A ‘horrible boss’ can have serious implications for an employee’s morale as well as potentially disastrous consequences not only for staff turn-over, but also an organisation’s profitability
London, 21 July 2011 – A ‘horrible boss’ can have serious implications for an employee’s morale as well as potentially disastrous consequences not only for staff turn-over, but also an organisation’s profitability, warns recruitment specialist OfficeTeam. Grievances with line managers, or so called ‘Horrible Boss Syndrome’ is regularly cited as the main reason for resignations – often ahead of salary and promotion demands.
The most obvious signs of a so-called ‘horrible boss’ are individuals who yell at staff, take credit for others’ work and use offensive language in the workplace. Although these are signs of unprofessional managers, OfficeTeam warns that the most common blunders supervisors make are often far less obvious. But these mistakes can prove costly to the firm as the jobs market improves and the risk of staff turnover grows. Indeed, six in 10 (59%) executives are concerned that they will lose top performers over the coming months, according to recent research* by OfficeTeam.
“Staff morale is extremely important for the future of any organisation, said Phil Booth, managing director for OfficeTeam’s UK operations. Many bosses work hard and expect their staff to follow suit. The problem arises when communication breaks down and, in most cases, harsh or abusive behaviour is the replacement.
“The common statement that ‘people don’t quit jobs they quit managers’ has never being more true. Supervisors need to forge both working and social relationships with employees. This doesn’t have to mean outside of work, but by creating a good working relationship, staff are happier within their roles and will ultimately work harder.”
In some cases, horrible bosses do not realise they are bad bosses. OfficeTeam has issued some guidance to ensure a more positive approach to management:
• Welcoming honest feedback. Consider the way you handle failures. If someone’s approach to a task doesn’t go as well as anticipated, make sure you treat it as a learning experience rather than disapproving.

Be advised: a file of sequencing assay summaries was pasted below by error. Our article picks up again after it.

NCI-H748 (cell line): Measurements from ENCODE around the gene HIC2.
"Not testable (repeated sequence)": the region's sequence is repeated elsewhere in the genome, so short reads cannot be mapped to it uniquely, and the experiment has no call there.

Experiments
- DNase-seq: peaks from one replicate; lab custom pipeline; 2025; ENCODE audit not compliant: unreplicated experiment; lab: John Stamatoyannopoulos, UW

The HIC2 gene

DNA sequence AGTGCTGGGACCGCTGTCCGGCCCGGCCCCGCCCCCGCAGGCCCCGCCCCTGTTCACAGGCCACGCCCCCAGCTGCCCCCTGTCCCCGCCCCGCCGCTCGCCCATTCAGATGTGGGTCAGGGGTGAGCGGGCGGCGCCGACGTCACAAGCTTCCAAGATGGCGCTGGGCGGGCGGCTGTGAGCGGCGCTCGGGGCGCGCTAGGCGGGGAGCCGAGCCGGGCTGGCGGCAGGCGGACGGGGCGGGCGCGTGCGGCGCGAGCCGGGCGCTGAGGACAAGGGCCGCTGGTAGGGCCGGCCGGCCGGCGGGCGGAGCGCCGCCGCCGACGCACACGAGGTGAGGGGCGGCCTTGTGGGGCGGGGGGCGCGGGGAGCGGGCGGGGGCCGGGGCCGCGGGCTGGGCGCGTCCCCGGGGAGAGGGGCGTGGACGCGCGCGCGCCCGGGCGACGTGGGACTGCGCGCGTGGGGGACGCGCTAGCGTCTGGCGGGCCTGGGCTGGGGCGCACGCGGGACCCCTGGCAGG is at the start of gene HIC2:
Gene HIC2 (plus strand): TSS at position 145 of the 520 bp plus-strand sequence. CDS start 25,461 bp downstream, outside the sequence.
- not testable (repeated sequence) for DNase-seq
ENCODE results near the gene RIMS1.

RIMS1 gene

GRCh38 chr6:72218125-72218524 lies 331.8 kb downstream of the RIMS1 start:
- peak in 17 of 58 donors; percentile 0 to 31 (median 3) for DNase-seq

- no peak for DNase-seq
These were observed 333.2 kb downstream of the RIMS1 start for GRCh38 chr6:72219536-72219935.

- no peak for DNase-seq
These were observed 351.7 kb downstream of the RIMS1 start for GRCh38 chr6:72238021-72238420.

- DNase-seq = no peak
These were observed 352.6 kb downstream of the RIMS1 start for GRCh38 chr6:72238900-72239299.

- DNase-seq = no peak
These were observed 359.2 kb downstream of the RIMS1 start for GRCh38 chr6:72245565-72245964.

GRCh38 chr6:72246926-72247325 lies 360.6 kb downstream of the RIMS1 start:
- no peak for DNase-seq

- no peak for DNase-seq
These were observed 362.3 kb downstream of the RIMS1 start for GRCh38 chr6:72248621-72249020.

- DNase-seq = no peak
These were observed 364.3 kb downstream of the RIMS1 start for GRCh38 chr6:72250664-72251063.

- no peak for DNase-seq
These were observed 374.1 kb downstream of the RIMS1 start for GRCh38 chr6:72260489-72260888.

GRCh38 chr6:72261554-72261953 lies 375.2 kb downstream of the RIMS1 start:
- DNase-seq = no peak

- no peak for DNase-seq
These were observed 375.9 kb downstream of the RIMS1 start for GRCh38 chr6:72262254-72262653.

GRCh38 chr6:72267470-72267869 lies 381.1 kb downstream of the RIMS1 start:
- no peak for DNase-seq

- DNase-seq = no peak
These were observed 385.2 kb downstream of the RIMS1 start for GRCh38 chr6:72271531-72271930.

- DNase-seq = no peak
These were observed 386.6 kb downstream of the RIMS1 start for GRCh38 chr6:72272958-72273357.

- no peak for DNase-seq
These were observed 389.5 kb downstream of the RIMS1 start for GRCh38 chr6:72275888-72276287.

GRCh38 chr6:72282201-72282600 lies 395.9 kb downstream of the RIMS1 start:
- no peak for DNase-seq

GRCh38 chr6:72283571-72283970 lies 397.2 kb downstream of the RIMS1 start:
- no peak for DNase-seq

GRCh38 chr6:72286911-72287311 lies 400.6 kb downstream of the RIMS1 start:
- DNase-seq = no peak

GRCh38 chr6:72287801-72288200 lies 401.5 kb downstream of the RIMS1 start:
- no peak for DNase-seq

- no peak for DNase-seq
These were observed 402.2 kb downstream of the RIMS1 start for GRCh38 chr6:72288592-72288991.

• Ensuring Mum’s Not the Word. When you fail to keep employees in the loop, you’re essentially telling them that you doubt their ability to make creative and productive use of the information. While you may not be able to let them in on every detail about developments right away, try to reveal what you can when you can.
• Letting go. While it’s good to stay on top of your employees’ progress, if you’re too “hands-on” with their assignments, you’re micro-managing. That can deplete morale because it says you don’t believe your staff can do their work properly.
• Going MIA (missing in action). Make a point of setting aside time to interact with staff regularly and let them know how to best reach you when it’s particularly busy or when you’ll be out of the office. Consider assigning someone to serve as your backup when employees need advice during especially hectic times.
Phil Booth concludes; “Managers need to be confident and comfortable within their roles, delegating work in a clear and concise manner. Any critical feedback must be treated as a learning curve for employees and not delivered in a harsh and judgmental way. Employees will follow the leader, so managers need to be energetic and enthusiastic about their work.
“As the job market improves in many professions, managers need to make sure their behaviour isn’t giving staff a reason to consider looking for other opportunities.”